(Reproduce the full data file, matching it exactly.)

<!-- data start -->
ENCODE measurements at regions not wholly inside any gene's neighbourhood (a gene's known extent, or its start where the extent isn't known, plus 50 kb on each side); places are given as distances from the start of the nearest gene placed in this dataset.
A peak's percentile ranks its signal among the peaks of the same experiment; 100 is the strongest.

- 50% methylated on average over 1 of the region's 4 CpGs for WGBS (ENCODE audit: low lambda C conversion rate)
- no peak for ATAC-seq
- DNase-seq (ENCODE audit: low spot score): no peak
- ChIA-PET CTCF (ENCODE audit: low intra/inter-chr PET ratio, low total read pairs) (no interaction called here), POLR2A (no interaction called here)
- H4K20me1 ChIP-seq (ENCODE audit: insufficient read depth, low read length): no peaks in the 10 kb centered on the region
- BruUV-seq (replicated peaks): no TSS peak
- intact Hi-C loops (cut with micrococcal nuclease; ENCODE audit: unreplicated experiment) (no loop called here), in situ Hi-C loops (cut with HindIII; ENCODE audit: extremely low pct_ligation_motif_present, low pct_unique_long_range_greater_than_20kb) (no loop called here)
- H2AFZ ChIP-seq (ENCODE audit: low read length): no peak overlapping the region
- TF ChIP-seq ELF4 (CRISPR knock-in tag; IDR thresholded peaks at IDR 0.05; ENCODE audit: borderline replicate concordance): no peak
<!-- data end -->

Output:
ENCODE measurements at regions not wholly inside any gene's neighbourhood (a gene's known extent, or its start where the extent isn't known, plus 50 kb on each side); places are given as distances from the start of the nearest gene placed in this dataset.
A peak's percentile ranks its signal among the peaks of the same experiment; 100 is the strongest.

- 50% methylated on average over 1 of the region's 4 CpGs for WGBS (ENCODE audit: low lambda C conversion rate)
- no peak for ATAC-seq
- DNase-seq (ENCODE audit: low spot score): no peak
- ChIA-PET CTCF (ENCODE audit: low intra/inter-chr PET ratio, low total read pairs) (no interaction called here), POLR2A (no interaction called here)
- H4K20me1 ChIP-seq (ENCODE audit: insufficient read depth, low read length): no peaks in the 10 kb centered on the region
- BruUV-seq (replicated peaks): no TSS peak
- intact Hi-C loops (cut with micrococcal nuclease; ENCODE audit: unreplicated experiment) (no loop called here), in situ Hi-C loops (cut with HindIII; ENCODE audit: extremely low pct_ligation_motif_present, low pct_unique_long_range_greater_than_20kb) (no loop called here)
- H2AFZ ChIP-seq (ENCODE audit: low read length): no peak overlapping the region
- TF ChIP-seq ELF4 (CRISPR knock-in tag; IDR thresholded peaks at IDR 0.05; ENCODE audit: borderline replicate concordance): no peak